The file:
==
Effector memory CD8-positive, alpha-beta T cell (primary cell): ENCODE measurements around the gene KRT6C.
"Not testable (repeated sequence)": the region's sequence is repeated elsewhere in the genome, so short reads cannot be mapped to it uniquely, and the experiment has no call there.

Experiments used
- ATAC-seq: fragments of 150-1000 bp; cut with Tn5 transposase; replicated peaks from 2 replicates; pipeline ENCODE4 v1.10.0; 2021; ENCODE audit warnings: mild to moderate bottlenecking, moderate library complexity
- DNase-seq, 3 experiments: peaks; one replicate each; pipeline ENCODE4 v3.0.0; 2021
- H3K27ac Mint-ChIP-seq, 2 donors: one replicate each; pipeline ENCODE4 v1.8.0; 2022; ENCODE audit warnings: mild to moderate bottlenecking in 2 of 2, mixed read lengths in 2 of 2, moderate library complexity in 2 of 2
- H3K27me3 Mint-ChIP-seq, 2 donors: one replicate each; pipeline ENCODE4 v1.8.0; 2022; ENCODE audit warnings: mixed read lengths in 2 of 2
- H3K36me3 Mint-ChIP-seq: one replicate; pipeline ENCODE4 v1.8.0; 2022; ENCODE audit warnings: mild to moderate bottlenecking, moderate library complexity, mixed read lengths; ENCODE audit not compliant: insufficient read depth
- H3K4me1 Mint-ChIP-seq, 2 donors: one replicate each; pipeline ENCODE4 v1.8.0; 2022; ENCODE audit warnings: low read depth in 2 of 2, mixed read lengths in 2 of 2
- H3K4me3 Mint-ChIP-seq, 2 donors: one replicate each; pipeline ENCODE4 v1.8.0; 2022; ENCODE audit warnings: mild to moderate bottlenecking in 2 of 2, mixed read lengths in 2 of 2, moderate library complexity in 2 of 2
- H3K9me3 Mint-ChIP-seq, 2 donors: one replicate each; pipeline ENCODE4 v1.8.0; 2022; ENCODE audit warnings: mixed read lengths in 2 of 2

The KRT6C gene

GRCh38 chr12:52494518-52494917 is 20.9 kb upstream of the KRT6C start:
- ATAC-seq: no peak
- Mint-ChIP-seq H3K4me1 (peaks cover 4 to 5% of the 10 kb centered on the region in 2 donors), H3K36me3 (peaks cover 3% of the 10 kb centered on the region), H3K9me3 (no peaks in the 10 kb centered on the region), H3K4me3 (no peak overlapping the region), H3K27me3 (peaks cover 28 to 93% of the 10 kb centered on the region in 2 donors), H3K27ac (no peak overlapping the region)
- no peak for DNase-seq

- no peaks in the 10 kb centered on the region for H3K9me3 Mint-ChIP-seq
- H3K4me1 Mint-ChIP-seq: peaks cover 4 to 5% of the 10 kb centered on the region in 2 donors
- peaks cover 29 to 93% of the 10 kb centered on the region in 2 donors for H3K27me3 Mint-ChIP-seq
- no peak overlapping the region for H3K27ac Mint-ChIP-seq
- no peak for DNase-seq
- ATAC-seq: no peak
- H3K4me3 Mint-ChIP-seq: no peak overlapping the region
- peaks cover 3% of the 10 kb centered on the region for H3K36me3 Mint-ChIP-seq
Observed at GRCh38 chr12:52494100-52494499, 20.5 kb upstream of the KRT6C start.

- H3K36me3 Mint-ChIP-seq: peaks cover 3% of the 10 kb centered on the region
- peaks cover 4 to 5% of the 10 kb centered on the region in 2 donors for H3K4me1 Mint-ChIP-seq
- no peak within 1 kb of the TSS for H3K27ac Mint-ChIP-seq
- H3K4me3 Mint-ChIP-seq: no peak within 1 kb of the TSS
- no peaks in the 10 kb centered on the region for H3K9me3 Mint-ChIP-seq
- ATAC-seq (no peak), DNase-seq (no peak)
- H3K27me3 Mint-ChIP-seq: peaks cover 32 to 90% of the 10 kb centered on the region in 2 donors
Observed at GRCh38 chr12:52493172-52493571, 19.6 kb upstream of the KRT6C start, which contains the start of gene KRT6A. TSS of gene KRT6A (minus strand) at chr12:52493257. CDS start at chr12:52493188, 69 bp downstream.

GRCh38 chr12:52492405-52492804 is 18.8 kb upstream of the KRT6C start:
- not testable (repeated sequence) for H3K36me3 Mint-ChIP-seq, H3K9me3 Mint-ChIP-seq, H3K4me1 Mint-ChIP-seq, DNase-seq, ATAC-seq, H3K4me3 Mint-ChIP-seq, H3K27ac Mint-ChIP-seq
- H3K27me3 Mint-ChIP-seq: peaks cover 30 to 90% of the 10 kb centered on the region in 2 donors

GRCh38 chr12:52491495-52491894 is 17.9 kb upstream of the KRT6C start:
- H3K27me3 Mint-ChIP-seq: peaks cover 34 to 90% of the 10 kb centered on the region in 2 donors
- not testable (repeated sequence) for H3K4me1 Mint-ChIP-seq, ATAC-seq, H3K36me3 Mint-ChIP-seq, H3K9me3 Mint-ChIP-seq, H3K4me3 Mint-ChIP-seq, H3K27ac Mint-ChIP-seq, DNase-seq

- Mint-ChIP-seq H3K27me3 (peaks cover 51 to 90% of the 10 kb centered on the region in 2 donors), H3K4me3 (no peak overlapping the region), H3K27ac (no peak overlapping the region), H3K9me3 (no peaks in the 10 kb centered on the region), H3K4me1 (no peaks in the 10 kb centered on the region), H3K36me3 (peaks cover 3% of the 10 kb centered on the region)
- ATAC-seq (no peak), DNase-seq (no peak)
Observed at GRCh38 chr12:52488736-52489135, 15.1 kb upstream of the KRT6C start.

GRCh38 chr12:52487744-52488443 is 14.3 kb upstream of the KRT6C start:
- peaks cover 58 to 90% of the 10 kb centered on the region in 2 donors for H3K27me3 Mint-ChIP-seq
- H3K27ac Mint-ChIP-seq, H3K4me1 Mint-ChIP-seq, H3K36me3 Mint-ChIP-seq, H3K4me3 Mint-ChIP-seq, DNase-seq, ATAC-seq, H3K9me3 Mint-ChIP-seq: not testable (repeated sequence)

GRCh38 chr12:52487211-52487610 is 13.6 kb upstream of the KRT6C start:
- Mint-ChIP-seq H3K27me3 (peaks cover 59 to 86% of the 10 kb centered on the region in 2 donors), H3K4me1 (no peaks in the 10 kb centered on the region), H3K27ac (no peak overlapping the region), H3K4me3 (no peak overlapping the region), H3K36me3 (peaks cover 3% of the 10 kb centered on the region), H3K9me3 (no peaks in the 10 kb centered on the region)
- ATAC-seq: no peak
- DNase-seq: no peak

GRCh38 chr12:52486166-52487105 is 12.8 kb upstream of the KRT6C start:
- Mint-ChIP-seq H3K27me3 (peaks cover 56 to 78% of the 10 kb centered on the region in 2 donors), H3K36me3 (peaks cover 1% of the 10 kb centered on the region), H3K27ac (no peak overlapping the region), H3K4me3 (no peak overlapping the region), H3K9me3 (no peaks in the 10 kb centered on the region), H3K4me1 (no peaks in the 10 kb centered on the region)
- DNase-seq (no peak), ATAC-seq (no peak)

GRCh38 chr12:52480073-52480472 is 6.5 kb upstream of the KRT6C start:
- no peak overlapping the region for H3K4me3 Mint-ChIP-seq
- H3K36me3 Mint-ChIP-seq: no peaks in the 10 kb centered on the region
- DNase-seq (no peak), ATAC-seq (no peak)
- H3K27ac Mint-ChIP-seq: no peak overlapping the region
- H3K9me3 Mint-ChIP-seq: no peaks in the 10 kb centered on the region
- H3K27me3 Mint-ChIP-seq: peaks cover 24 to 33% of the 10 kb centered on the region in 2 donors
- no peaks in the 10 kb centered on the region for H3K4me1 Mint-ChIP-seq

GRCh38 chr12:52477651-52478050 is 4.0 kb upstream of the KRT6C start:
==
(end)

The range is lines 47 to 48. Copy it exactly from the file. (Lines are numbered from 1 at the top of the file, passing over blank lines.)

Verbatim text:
- Mint-ChIP-seq H3K27me3 (peaks cover 59 to 86% of the 10 kb centered on the region in 2 donors), H3K4me1 (no peaks in the 10 kb centered on the region), H3K27ac (no peak overlapping the region), H3K4me3 (no peak overlapping the region), H3K36me3 (peaks cover 3% of the 10 kb centered on the region), H3K9me3 (no peaks in the 10 kb centered on the region)
- ATAC-seq: no peak